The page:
My advice is to go for it.  If people have written poems on a subject you feel strongly about then they feel as passionate as you, by definition. Poets, in my experience, are naturally great at collaborating and love that their poems are in good company.

This little book took off because of its collaborative nature…Valerie, Karen, Elly and the printer as well as all 31 poets. I worked hard to keep all the poets on side by keeping them informed and double checking everything.

I myself found all the different voices in this book very inspirational and that is moving and ultimately very rewarding. Thank you very much to one and all.

Valerie’s reply:

For me this project gave me back a faith in poetry in the sense of its connection with the wider world, and the way it can be a voice for so many issues facing us today. The extent of the support is a testament to this and, fanciful though it may seem, it felt as though the elephants were listening.

rapa-5-cr
Rapa (Copyright The David Sheldrick Wildlife Trust) Click on image to enlarge.

It also gave me personally an opportunity to learn publishing skills and inevitably to discover the unexpected ……… from deciding on the cover design, to acquiring an ISBN number, agreeing the cost, registering the title, through to liaising with the printers. I was very grateful for the patience of everyone concerned over the few months it took from start to finish, especially Karen Dennison who typeset the document to printer-ready standard without once complaining about the number of amendments she was requested to make, and my husband who acted as postman as the orders came flooding in. Inside these pages is the work of wonderful poets who make this a book one to treasure.

I am grateful to Rebecca Gethin for allowing me to put this into print – the response has far exceeded my expectations. It has been incredibly rewarding. I wouldn’t hesitate to do this again – just give me a cause and I’m ready to go. My thanks to everybody involved.


Final note from Elly:

Thanks so much, Rebecca and Valerie!

I’m pleased to have a poem in  A Poetry of Elephants, and I find myself wanting to learn more about elephants and what can be done to help them. I follow DSWT on Facebook and Twitter  @DSWT (they use social media very effectively) —  and I’m  also watching for news in other media sources.  Here are four recent online posts from the Guardian UK newspaper:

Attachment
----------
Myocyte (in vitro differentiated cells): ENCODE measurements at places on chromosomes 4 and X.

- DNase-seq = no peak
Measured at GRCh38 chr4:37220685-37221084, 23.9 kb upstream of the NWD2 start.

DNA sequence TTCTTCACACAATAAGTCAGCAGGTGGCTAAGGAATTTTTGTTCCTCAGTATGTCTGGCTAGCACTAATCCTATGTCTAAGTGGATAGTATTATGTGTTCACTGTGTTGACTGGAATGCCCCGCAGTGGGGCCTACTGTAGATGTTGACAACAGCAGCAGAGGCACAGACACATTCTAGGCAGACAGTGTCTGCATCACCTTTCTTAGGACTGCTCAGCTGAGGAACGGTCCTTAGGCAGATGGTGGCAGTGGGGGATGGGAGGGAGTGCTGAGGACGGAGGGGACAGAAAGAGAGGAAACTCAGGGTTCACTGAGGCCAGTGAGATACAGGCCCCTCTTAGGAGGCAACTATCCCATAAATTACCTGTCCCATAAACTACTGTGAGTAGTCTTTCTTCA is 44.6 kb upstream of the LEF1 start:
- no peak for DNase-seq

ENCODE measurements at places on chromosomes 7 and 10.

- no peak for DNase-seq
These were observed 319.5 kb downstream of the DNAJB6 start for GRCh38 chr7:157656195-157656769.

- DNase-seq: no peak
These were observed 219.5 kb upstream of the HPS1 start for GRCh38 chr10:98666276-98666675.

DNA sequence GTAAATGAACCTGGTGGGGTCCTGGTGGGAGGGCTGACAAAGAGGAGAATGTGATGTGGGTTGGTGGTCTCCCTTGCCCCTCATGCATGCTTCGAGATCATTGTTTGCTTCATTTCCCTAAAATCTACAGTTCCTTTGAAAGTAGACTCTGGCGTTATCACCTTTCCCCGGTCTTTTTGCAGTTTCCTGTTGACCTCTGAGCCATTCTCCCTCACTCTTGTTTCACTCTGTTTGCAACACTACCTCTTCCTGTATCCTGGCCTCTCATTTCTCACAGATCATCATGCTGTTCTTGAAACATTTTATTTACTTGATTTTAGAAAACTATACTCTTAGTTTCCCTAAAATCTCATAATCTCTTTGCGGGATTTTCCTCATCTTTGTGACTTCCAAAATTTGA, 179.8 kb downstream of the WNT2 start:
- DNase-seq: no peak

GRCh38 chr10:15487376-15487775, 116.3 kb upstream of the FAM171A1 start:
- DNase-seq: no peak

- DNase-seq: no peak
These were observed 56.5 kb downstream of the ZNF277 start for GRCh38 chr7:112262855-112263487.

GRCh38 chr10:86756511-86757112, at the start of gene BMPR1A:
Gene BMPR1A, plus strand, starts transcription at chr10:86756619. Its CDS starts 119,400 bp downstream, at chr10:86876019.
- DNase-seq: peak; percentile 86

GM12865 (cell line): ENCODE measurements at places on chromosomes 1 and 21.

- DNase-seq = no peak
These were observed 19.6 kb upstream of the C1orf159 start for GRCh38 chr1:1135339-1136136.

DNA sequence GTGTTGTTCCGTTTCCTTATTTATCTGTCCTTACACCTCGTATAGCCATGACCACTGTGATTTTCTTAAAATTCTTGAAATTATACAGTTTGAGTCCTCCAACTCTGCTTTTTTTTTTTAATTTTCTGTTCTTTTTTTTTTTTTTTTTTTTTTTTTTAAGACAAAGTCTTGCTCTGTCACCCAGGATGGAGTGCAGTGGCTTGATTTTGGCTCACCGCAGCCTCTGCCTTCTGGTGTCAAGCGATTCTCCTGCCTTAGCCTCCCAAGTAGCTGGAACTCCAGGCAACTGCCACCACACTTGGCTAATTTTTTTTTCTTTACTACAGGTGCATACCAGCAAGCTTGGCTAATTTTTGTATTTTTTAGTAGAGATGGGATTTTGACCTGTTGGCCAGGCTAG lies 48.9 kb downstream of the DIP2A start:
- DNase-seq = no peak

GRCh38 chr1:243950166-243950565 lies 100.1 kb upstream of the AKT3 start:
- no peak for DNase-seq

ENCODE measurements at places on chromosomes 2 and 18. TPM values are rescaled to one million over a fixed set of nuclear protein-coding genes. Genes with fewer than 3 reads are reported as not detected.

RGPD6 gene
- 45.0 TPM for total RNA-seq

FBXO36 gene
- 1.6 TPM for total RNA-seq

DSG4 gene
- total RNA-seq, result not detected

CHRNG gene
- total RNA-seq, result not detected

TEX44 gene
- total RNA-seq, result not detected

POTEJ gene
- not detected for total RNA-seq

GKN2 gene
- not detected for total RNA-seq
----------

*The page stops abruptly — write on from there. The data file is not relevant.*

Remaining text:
If you were an elephant by Charles Foster

Elephants in crisis: MPs accuse government and Europe of dragging their feet over ivory ban

What we can do to help elephants Q & A (see comments)

What I can do to help elephants (more than 50 ways)

And at this link there’s an excellent video (3.38 minutes) recommended to us by DSWT, describing their work in rehabilitation and anti-poaching. It “features Dame Daphne Sheldrick – a pioneer of elephant-human relationship with over 50 years of rescuing elephants.”

emily-with-eve-the-beginnings-of-her-very-own-family
Emily with Eve, the beginnings of her very own family (Copyright The David Sheldrick Wildlife Trust) Click on image to enlarge.

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4 comments

  1. Thanks for the opportunity to work with you Elly and to watch this interview emerge into this wonderfully eye-catching presentation. It takes us into 2017 helping to raise more awareness as to what is happening to our wildlife and environments that will disappear if we don’t do something. That is not the legacy I would like to leave to future generations. I am now getting a second print run – so onwards and upwards with our poetic voices towards helping to preserve all wildlife that is threatened by us – we won’t know what we have lost until it is gone. And what better way to celebrate the 70th birthday anniversary of The David Sheldrick Wildlife Trust. Thank you.